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April 2024
Vol. 23, No. 7

CD Reviews


by Ted BurkeMarch 2022

The Innocent Bystanders are a San Diego-based troupe of roots-rockers who’ve assumed the mantle of being this area’s premier practitioners of a music that is often called Americana. To clarify, Americana is a contemporary musical approach that combines and blends many kinds of American roots-oriented genres. There is a always the threat that unrestrained eclecticism can make a flavorless goulash, but the knowing musicians, those with the fabled “big ears,” are able to craft skillfully, the plaintive, the soulful, the swinging, and the rocking from the disparate schools of folk, blues, rock, country, and soul (most definitely soul), speaking to audiences in ways commanding attention. More than that, the best of it supplies the shock of recognition: the insistent blues licks, the ethereal gospel-tinged choruses, the plaintive, scrappy vocals drawing from Appalachian and Memphis influences, which send a shiver down your spine, makes you at various times needing to laugh aloud or shed a tear for no immediate reasons. You have the feeling that you’ve just returned from a long adventure to unknown parts and met a bevy of fascinating Americans in doing so. Then the lights of the living room lights come back on and in the quiet realize you’ve been transported.
This is the magic that the best of the Innocent Bystanders creates. Comprised of vocalist Deborah Darroch, Jessica LaFave on tenor saxophone and backing vocals, Ben Nieberg overseeing acoustic guitar and vocals, Steve Semeraro on electric guitar, Donny Samporna on bass, and Steve Berenson behind the drum set. The band brings their distinct skills for the marvelously funky and frayed variety that occupies their second, The Book of Life. The tone is gritty and soulful in ways that transcends barriers and speaks plainly on matters of life on life’s terms, death, getting beaten down but getting up again, and putting one’s shoulder to the wheel again. You get this feeling of strength and resilience in the album’s opener, “No Place to Go,” tenderly offered in a Stevie Nicks-ish croon by Darroch, guitars; drums and bass lay a delicate yet sinewy weave of rhythmic momentum as the tale of hard years, travel, an uncertain fate haunting the troubled road unfolds. Darroch’s vocal delivery hasn’t a trace self-regret; this is a person making peace with their regrets and sorrows with the conviction to move onward, forward. A remarkable song about seeking in the midst of a desolate circumstances.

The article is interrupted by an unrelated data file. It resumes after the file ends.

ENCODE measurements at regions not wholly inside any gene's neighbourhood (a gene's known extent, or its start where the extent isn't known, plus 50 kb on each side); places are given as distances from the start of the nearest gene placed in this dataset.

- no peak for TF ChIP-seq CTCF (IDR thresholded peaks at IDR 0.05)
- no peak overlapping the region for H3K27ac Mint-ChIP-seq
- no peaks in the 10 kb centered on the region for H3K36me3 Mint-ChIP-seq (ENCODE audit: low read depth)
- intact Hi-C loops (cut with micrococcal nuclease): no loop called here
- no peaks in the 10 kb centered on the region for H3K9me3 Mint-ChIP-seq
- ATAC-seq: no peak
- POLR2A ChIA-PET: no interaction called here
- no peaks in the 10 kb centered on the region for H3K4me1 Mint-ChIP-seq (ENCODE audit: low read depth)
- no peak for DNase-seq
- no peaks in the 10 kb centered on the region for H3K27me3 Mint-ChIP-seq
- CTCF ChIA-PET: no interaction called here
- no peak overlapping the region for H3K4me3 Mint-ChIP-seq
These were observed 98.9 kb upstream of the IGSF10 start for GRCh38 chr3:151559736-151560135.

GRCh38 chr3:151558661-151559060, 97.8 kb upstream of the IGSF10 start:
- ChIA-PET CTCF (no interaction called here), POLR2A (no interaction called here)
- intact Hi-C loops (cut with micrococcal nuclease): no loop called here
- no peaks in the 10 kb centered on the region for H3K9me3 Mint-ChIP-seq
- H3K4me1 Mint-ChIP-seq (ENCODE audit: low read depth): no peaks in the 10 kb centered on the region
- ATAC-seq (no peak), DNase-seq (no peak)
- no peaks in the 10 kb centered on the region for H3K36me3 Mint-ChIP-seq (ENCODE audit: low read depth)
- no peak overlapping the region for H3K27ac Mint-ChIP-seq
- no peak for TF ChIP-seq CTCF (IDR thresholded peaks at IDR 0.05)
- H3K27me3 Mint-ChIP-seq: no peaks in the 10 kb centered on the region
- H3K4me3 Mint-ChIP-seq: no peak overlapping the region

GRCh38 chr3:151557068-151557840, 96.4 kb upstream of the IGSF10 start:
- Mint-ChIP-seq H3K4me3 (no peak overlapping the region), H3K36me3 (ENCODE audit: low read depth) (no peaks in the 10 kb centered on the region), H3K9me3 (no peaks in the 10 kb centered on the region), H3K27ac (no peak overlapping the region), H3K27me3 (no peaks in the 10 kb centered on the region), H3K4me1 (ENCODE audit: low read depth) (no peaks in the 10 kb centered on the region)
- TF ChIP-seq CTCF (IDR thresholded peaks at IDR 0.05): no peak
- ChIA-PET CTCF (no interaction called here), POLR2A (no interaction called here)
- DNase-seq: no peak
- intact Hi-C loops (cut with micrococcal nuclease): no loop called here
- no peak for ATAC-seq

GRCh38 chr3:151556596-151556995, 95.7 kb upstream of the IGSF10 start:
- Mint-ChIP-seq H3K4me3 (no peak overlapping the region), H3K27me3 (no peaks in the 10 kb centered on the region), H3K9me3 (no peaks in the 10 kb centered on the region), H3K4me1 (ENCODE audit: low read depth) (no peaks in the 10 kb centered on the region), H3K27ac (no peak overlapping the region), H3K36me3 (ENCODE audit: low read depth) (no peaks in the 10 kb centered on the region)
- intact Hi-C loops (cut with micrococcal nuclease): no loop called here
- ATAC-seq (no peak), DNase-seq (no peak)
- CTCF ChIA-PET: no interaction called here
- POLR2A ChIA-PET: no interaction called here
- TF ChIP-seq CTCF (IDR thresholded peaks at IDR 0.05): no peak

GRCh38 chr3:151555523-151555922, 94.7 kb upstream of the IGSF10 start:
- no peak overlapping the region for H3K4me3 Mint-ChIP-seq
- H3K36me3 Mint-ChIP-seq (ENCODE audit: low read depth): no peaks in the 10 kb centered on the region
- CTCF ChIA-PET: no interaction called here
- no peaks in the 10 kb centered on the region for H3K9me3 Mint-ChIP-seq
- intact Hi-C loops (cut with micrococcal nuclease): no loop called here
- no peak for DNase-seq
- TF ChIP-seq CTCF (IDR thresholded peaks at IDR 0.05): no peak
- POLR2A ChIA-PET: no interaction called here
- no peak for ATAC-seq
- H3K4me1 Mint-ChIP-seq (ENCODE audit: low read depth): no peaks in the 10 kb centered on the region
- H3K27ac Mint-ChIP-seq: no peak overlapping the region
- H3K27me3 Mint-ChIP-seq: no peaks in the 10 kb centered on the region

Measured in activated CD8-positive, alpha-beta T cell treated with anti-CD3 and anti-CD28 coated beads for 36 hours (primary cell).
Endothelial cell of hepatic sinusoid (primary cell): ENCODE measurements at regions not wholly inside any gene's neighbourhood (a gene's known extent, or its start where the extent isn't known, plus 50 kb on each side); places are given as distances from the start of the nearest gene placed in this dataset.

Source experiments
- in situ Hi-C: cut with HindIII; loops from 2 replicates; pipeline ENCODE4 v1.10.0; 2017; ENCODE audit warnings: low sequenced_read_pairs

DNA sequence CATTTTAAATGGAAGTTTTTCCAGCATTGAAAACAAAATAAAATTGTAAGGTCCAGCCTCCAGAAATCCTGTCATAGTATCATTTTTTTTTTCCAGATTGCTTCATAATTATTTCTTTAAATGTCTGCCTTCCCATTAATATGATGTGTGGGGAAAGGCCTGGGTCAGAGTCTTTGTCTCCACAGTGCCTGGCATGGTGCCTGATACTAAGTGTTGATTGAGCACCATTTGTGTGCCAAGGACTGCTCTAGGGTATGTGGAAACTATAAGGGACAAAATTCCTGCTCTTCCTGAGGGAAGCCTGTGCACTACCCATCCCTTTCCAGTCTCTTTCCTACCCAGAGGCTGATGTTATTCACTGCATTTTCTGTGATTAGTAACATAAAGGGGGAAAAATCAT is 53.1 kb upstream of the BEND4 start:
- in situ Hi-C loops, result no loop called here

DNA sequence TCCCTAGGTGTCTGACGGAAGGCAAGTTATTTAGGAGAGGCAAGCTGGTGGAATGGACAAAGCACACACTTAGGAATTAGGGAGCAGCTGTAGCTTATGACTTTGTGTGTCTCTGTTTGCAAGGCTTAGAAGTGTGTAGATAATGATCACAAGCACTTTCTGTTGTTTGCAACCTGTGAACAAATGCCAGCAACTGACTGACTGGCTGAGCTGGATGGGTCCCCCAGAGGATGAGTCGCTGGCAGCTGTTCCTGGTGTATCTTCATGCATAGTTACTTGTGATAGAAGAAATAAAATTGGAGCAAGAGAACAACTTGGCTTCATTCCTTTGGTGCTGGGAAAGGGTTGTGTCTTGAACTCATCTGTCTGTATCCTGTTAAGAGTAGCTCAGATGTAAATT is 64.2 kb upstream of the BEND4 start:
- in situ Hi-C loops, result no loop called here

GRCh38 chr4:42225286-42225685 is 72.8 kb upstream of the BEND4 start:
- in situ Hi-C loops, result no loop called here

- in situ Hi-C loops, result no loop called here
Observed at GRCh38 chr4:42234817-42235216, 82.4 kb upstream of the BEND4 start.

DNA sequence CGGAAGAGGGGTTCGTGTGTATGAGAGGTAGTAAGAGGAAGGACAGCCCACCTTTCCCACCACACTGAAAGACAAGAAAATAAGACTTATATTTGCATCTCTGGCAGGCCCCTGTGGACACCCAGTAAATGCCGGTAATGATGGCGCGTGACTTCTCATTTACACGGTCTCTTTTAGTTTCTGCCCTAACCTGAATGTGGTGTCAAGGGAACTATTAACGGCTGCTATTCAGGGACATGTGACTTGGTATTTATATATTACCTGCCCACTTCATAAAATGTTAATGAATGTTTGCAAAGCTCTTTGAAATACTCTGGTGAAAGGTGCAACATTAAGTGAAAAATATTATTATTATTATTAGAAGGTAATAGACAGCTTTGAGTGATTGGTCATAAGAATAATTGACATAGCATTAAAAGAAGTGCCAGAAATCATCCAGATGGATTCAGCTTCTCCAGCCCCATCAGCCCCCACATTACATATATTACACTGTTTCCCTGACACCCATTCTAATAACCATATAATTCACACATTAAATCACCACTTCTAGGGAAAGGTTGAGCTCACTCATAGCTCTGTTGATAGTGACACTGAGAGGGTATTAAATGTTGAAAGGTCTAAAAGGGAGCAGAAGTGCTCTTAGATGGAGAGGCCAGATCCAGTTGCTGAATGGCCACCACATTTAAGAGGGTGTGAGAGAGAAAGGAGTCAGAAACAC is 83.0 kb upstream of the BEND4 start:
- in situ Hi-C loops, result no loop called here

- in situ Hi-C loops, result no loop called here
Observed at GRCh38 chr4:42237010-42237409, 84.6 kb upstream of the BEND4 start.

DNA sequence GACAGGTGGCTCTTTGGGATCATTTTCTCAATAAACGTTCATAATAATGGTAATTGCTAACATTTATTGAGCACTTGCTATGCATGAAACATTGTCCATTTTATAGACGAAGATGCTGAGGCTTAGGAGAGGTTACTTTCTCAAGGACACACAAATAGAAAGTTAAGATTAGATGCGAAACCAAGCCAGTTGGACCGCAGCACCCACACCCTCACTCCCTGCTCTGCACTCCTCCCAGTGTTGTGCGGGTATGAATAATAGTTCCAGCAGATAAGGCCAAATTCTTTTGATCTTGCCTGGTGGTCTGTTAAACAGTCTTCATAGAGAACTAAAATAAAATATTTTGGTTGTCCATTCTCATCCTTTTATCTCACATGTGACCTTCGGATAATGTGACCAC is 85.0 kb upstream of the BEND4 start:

The mood kicks up a notch later in the record’s flow, especially with the saxophone oomph of LaFave’s tenor sax goosing the gospel/ soul-train testifying of the suitably chugging “This Train.” Steady as she goes, Nieberg proffers suitable rhythm and blues wailing on his vocal. This train might be the same conveyance that Curtis Mayfield foretold his listeners with the classic “People Get Ready,” an evocation of that same train as it pulls from the station and goes through the quizzical paces of leading a full and useful life. The Book of Life covers a broad swath of musical approaches that are lovely to behold in the effortless expressiveness the Innocent Bystanders bring to their well-wrought expanse of American styles. The concluding song, “Lost Things,” evokes Bruce Springsteen and Tom Petty, with a trace of the Arc Angels making this rugged ballad even more alluring than it might have been. Nieberg’s vocal takes on a husky rasp, the band swells and recedes and swells again at points in the narrative for splendid dramatic effect, and you find yourself imagining that there is a man in the center spotlight taking stock of the trajectory of his life and realizes that each trauma, heartache, birth, death, celebration, and catastrophe has all been worth the years of struggle and hard-learned truths. The song seems, to me, to be the point where one’s experience evolves from a sullied timeline of conflicting emotions to becoming wisdom, a living philosophy. The Book of Life is wonderfully unpretentious in the blessedly small-cap wisdom the songs bring us. This is rich, evocative music in a very American grain.

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